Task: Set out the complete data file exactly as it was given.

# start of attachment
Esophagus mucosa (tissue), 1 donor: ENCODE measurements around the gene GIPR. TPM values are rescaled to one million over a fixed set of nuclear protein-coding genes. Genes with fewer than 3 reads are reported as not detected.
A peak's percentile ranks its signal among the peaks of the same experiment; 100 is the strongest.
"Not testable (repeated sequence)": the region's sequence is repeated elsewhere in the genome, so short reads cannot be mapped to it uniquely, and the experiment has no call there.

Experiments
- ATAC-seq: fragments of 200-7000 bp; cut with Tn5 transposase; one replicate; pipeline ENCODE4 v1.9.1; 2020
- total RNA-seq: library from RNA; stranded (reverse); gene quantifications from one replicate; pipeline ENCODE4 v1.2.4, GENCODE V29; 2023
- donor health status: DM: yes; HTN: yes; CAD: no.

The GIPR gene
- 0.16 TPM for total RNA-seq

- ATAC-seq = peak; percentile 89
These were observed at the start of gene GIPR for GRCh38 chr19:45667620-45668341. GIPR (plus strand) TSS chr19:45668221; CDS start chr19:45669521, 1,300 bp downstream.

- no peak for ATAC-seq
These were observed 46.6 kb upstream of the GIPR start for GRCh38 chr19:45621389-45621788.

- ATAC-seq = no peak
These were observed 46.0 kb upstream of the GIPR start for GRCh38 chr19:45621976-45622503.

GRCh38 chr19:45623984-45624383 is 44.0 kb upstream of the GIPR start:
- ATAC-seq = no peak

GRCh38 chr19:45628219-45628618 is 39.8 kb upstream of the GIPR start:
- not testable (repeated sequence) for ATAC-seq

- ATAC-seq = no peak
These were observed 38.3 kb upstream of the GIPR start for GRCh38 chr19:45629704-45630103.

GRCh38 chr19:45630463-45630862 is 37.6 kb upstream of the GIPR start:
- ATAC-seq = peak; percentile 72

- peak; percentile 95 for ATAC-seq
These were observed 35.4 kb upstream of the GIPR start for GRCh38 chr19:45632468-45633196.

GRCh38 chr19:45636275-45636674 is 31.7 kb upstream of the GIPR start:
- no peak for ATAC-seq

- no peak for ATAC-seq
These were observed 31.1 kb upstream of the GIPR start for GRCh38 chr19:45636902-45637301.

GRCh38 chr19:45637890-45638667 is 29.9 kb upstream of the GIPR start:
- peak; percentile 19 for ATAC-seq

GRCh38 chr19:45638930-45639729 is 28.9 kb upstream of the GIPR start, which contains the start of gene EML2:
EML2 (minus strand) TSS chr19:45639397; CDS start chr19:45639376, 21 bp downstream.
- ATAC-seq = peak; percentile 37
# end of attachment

Esophagus mucosa (tissue), 1 donor: ENCODE measurements around the gene GIPR. TPM values are rescaled to one million over a fixed set of nuclear protein-coding genes. Genes with fewer than 3 reads are reported as not detected.
A peak's percentile ranks its signal among the peaks of the same experiment; 100 is the strongest.
"Not testable (repeated sequence)": the region's sequence is repeated elsewhere in the genome, so short reads cannot be mapped to it uniquely, and the experiment has no call there.

Experiments
- ATAC-seq: fragments of 200-7000 bp; cut with Tn5 transposase; one replicate; pipeline ENCODE4 v1.9.1; 2020
- total RNA-seq: library from RNA; stranded (reverse); gene quantifications from one replicate; pipeline ENCODE4 v1.2.4, GENCODE V29; 2023
- donor health status: DM: yes; HTN: yes; CAD: no.

The GIPR gene
- 0.16 TPM for total RNA-seq

- ATAC-seq = peak; percentile 89
These were observed at the start of gene GIPR for GRCh38 chr19:45667620-45668341. GIPR (plus strand) TSS chr19:45668221; CDS start chr19:45669521, 1,300 bp downstream.

- no peak for ATAC-seq
These were observed 46.6 kb upstream of the GIPR start for GRCh38 chr19:45621389-45621788.

- ATAC-seq = no peak
These were observed 46.0 kb upstream of the GIPR start for GRCh38 chr19:45621976-45622503.

GRCh38 chr19:45623984-45624383 is 44.0 kb upstream of the GIPR start:
- ATAC-seq = no peak

GRCh38 chr19:45628219-45628618 is 39.8 kb upstream of the GIPR start:
- not testable (repeated sequence) for ATAC-seq

- ATAC-seq = no peak
These were observed 38.3 kb upstream of the GIPR start for GRCh38 chr19:45629704-45630103.

GRCh38 chr19:45630463-45630862 is 37.6 kb upstream of the GIPR start:
- ATAC-seq = peak; percentile 72

- peak; percentile 95 for ATAC-seq
These were observed 35.4 kb upstream of the GIPR start for GRCh38 chr19:45632468-45633196.

GRCh38 chr19:45636275-45636674 is 31.7 kb upstream of the GIPR start:
- no peak for ATAC-seq

- no peak for ATAC-seq
These were observed 31.1 kb upstream of the GIPR start for GRCh38 chr19:45636902-45637301.

GRCh38 chr19:45637890-45638667 is 29.9 kb upstream of the GIPR start:
- peak; percentile 19 for ATAC-seq

GRCh38 chr19:45638930-45639729 is 28.9 kb upstream of the GIPR start, which contains the start of gene EML2:
EML2 (minus strand) TSS chr19:45639397; CDS start chr19:45639376, 21 bp downstream.
- ATAC-seq = peak; percentile 37